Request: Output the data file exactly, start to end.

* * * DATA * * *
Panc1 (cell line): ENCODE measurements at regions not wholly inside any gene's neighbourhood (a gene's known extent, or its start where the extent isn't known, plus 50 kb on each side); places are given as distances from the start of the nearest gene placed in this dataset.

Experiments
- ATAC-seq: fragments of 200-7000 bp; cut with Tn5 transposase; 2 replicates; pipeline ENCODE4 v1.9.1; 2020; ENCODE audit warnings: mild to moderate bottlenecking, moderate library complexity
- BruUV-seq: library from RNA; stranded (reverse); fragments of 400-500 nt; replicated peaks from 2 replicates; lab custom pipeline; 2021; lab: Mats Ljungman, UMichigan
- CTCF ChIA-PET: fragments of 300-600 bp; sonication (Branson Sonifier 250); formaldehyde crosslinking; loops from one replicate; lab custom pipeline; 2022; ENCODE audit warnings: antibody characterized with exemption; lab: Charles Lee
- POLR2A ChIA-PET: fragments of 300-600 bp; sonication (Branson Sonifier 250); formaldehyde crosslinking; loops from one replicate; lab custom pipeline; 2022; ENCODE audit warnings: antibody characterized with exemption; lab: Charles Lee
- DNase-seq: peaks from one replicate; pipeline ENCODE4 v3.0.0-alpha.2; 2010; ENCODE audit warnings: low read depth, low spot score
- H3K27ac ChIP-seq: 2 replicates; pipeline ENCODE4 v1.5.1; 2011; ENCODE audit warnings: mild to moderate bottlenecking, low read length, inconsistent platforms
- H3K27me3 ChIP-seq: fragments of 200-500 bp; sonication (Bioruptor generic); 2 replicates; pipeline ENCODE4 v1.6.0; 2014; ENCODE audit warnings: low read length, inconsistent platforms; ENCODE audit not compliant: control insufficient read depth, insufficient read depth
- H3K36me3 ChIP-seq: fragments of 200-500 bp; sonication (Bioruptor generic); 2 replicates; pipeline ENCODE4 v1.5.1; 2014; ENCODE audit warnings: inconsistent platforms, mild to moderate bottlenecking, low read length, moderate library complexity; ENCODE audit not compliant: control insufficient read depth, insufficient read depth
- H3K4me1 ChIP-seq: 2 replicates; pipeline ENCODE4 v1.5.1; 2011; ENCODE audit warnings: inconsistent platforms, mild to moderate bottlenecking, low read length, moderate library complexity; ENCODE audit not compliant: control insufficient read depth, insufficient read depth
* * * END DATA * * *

Panc1 (cell line): ENCODE measurements at regions not wholly inside any gene's neighbourhood (a gene's known extent, or its start where the extent isn't known, plus 50 kb on each side); places are given as distances from the start of the nearest gene placed in this dataset.

Experiments
- ATAC-seq: fragments of 200-7000 bp; cut with Tn5 transposase; 2 replicates; pipeline ENCODE4 v1.9.1; 2020; ENCODE audit warnings: mild to moderate bottlenecking, moderate library complexity
- BruUV-seq: library from RNA; stranded (reverse); fragments of 400-500 nt; replicated peaks from 2 replicates; lab custom pipeline; 2021; lab: Mats Ljungman, UMichigan
- CTCF ChIA-PET: fragments of 300-600 bp; sonication (Branson Sonifier 250); formaldehyde crosslinking; loops from one replicate; lab custom pipeline; 2022; ENCODE audit warnings: antibody characterized with exemption; lab: Charles Lee
- POLR2A ChIA-PET: fragments of 300-600 bp; sonication (Branson Sonifier 250); formaldehyde crosslinking; loops from one replicate; lab custom pipeline; 2022; ENCODE audit warnings: antibody characterized with exemption; lab: Charles Lee
- DNase-seq: peaks from one replicate; pipeline ENCODE4 v3.0.0-alpha.2; 2010; ENCODE audit warnings: low read depth, low spot score
- H3K27ac ChIP-seq: 2 replicates; pipeline ENCODE4 v1.5.1; 2011; ENCODE audit warnings: mild to moderate bottlenecking, low read length, inconsistent platforms
- H3K27me3 ChIP-seq: fragments of 200-500 bp; sonication (Bioruptor generic); 2 replicates; pipeline ENCODE4 v1.6.0; 2014; ENCODE audit warnings: low read length, inconsistent platforms; ENCODE audit not compliant: control insufficient read depth, insufficient read depth
- H3K36me3 ChIP-seq: fragments of 200-500 bp; sonication (Bioruptor generic); 2 replicates; pipeline ENCODE4 v1.5.1; 2014; ENCODE audit warnings: inconsistent platforms, mild to moderate bottlenecking, low read length, moderate library complexity; ENCODE audit not compliant: control insufficient read depth, insufficient read depth
- H3K4me1 ChIP-seq: 2 replicates; pipeline ENCODE4 v1.5.1; 2011; ENCODE audit warnings: inconsistent platforms, mild to moderate bottlenecking, low read length, moderate library complexity; ENCODE audit not compliant: control insufficient read depth, insufficient read depth